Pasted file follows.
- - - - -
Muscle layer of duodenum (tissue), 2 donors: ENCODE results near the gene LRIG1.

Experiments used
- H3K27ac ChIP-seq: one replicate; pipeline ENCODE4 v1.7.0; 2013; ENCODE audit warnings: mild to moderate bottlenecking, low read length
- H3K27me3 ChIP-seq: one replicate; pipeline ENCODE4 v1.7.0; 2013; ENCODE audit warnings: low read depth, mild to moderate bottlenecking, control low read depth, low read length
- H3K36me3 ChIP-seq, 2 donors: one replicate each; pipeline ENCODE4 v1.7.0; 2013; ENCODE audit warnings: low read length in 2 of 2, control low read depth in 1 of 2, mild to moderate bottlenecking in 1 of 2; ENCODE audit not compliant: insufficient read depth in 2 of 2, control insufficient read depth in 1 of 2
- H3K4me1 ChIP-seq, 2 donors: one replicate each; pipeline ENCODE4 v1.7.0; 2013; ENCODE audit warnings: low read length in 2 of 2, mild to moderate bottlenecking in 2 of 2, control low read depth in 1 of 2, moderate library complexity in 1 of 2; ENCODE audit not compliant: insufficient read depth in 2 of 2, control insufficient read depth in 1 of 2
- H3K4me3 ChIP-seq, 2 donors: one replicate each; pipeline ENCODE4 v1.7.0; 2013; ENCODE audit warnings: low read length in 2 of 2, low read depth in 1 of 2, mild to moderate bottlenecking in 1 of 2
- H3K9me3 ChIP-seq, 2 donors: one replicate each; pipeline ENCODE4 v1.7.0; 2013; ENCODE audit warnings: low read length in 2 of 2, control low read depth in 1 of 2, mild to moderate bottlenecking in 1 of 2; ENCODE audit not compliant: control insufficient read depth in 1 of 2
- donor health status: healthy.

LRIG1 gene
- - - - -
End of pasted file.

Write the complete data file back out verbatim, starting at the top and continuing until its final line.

Muscle layer of duodenum (tissue), 2 donors: ENCODE results near the gene LRIG1.

Experiments used
- H3K27ac ChIP-seq: one replicate; pipeline ENCODE4 v1.7.0; 2013; ENCODE audit warnings: mild to moderate bottlenecking, low read length
- H3K27me3 ChIP-seq: one replicate; pipeline ENCODE4 v1.7.0; 2013; ENCODE audit warnings: low read depth, mild to moderate bottlenecking, control low read depth, low read length
- H3K36me3 ChIP-seq, 2 donors: one replicate each; pipeline ENCODE4 v1.7.0; 2013; ENCODE audit warnings: low read length in 2 of 2, control low read depth in 1 of 2, mild to moderate bottlenecking in 1 of 2; ENCODE audit not compliant: insufficient read depth in 2 of 2, control insufficient read depth in 1 of 2
- H3K4me1 ChIP-seq, 2 donors: one replicate each; pipeline ENCODE4 v1.7.0; 2013; ENCODE audit warnings: low read length in 2 of 2, mild to moderate bottlenecking in 2 of 2, control low read depth in 1 of 2, moderate library complexity in 1 of 2; ENCODE audit not compliant: insufficient read depth in 2 of 2, control insufficient read depth in 1 of 2
- H3K4me3 ChIP-seq, 2 donors: one replicate each; pipeline ENCODE4 v1.7.0; 2013; ENCODE audit warnings: low read length in 2 of 2, low read depth in 1 of 2, mild to moderate bottlenecking in 1 of 2
- H3K9me3 ChIP-seq, 2 donors: one replicate each; pipeline ENCODE4 v1.7.0; 2013; ENCODE audit warnings: low read length in 2 of 2, control low read depth in 1 of 2, mild to moderate bottlenecking in 1 of 2; ENCODE audit not compliant: control insufficient read depth in 1 of 2
- donor health status: healthy.

LRIG1 gene